Picking the Right Pet

Mar 16, 2021 | Adoption Resources

Picking the right pet can be a challenge. Bringing a new pet into your home is a commitment. Training, Socialization, play, exercise, and basic interactions are all essentials for cats, dogs, and other pets that may not do well when left on their own.

Because adopting a dog is a long term responsibility, we want to help you choose just the right dog for you, your family and your lifestyle. The more you know BEFORE you start the adoption process, the better your experience will be.

Take some time to find out about different types of dogs and cats. Consider these things before choosing to adopt a pet:

Your family’s activity level. If your family is the type that goes hiking often you will probably want a pet that you can take with you. If your family tends to stay at home to relax, a cat or a low-activity dog may be better for you.

Pet size. Is your home, yard, and car big enough to accommodate a large-breed dog? Are you able to physically handle a large dog? Do you have any physical conditions that may prevent you from exercising or caring for your dog?

Your schedule. Remember: dogs require more time and effort than cats. Cats are wonderful for people who like the companionship but don’t have time to walk a dog everyday or let it out every few hours to do “business.” Consider exercise needs, daily walks, feeding, training, and attention.

Coat type. Generally speaking, long-haired dogs will require regular grooming either by you or a professional groomer. This can be very time-consuming (not to mention expensive!). Also consider shedding – long or thick haired dogs tend to shed a lot.

Your budget. Owning a pet can be expensive and this should be taken into account before bringing him/her home. Costs to consider are the weekly food bill, bedding, toys and other equipment, veterinary care, boarding kennel fees, enrollment fees for training classes, grooming/clipping fees. Keep in mind that large dogs also require large amounts of food and grooming and vet bills can be more expensive.

Your family. Do you have kids or family members with special needs? Some breeds of dogs have known tendencies to bite. Others are known to be extremely high energy dogs who require a great deal of attention and exercise, such as border collies. Young children, in particular, should place restrictions on the type of dog you can get. You will also need to be able to properly supervise your children and dog at all times.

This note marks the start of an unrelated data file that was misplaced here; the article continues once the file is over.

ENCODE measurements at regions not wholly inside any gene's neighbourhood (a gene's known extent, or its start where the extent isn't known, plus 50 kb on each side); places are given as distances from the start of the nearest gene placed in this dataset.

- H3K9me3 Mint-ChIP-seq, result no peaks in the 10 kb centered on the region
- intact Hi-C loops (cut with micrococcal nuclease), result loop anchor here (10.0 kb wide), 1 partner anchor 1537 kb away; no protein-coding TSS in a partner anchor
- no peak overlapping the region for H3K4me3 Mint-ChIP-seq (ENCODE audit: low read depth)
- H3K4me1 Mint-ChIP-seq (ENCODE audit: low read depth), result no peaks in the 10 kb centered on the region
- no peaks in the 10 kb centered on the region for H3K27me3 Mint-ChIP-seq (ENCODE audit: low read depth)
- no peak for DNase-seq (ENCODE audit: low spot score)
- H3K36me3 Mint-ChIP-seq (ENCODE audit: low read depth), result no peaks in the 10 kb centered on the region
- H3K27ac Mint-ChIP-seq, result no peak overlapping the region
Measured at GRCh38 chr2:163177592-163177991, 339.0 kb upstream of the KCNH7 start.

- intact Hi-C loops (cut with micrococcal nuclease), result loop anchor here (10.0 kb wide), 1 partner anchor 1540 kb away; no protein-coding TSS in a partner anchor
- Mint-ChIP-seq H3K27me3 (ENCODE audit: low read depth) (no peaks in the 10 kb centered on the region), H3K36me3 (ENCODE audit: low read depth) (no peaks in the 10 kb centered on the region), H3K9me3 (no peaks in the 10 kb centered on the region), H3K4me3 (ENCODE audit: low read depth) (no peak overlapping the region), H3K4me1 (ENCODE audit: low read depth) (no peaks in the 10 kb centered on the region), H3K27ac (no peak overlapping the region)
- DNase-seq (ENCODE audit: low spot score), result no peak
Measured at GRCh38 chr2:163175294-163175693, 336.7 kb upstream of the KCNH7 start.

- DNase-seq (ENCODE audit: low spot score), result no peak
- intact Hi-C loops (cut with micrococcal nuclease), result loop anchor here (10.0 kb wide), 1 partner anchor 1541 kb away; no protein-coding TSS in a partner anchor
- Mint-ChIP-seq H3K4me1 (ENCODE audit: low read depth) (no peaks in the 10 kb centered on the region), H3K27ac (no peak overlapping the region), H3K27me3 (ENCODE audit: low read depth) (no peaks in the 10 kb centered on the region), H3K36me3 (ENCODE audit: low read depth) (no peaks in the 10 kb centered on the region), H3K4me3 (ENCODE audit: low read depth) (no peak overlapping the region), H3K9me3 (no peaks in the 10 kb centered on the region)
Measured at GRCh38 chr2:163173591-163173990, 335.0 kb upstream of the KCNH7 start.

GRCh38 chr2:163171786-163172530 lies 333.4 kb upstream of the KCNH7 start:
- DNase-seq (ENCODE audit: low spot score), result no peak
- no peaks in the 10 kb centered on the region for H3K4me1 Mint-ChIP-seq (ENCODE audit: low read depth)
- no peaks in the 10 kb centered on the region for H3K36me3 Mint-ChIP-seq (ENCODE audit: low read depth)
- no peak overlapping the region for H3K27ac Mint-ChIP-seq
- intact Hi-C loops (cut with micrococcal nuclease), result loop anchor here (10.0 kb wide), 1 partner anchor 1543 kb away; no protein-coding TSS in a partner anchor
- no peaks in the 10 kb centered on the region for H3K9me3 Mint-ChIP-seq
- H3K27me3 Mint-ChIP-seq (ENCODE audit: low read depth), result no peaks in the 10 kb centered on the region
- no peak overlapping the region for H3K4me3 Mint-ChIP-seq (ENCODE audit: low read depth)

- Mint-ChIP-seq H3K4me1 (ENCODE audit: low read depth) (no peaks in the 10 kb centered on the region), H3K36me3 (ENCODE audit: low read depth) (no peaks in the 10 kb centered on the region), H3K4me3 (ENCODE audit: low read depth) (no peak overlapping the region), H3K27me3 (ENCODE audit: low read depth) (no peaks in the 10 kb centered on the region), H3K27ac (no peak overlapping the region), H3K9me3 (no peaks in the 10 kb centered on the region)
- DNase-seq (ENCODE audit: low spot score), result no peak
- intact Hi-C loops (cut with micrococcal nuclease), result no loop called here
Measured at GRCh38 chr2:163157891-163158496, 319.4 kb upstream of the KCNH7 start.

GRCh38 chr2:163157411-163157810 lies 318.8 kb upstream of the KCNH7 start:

• Has everybody in the family happily agreed to getting the pet? It is heartbreaking when pets are turned into shelters or abandoned because someone in the family did not want it.
  • Does anyone have allergies? Spend time with different types of pets if you can. Regardless of claims that a dog is “hypoallergenic,” find out for yourself before you adopt. Dogs can produce dander, which people can be allergic to.

Please do not adopt a pet as a surprise gift. Many pets are turned into animal shelters every year because the recipient of the pet did not want it. Pets have thoughts and feelings just like we do and it is frightening and confusing to be dumped at a shelter. If you want to give a pet as a gift, please bring the recipient of the pet with you to choose one for themselves. Or ask if you can purchase a “pet gift certificate” that would allow the person to select a pet when they are ready.

Advantages to Adopting an Adult or Senior Dog

Puppies, although cute and moldable, are a handful and labor intensive! Soiled carpeting and rugs, late nights and early mornings, runny stools, teething and other things such as chewing, digging, barking, nipping, scratching and jumping are just some of the behavior challenges owners will have to confront again. Following are the unique advantages to adopting an older dog.

What you see is what you get

With an older dog you know what you’re getting in terms of size, physical appearance, health and temperament. They have already developed their personalities, temperaments, and physical characteristics. There is no way to know whether the tiny puppy you adopt today will be 90 pounds of hard-to-manage dog a year from now, or if she will shed constantly or fall victim to a genetic disease.

Low physical demands